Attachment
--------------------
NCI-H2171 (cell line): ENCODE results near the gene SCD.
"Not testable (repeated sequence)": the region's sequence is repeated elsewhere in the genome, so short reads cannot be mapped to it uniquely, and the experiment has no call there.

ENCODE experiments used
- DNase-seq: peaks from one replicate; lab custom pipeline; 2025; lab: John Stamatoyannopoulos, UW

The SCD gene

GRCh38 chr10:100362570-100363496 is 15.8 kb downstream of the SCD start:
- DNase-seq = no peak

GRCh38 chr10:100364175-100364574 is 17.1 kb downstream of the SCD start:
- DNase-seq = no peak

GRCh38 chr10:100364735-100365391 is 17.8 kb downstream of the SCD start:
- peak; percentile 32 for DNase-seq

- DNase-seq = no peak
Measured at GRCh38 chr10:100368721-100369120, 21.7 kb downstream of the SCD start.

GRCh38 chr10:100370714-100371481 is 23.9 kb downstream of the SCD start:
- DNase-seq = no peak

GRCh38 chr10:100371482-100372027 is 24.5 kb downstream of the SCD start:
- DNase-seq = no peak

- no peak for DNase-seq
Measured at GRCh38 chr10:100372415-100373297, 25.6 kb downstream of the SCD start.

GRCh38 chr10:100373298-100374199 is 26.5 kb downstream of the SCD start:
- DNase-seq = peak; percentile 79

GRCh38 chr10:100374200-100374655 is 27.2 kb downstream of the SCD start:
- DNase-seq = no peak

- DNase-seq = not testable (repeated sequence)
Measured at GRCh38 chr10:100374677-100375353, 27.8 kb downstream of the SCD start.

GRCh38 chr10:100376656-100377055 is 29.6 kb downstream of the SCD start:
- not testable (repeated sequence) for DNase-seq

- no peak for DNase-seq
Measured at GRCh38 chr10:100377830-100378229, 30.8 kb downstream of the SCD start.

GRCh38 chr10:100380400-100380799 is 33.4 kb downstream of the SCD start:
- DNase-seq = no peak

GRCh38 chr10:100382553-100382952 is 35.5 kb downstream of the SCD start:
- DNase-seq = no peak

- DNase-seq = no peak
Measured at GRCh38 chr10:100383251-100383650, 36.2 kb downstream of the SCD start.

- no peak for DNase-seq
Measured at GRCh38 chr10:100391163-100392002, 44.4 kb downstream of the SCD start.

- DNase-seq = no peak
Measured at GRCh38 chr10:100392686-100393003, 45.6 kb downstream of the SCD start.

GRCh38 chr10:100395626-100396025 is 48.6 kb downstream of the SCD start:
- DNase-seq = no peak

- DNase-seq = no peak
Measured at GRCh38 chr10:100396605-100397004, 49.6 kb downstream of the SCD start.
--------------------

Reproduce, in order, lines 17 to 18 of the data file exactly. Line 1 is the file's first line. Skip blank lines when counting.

- DNase-seq = no peak

- no peak for DNase-seq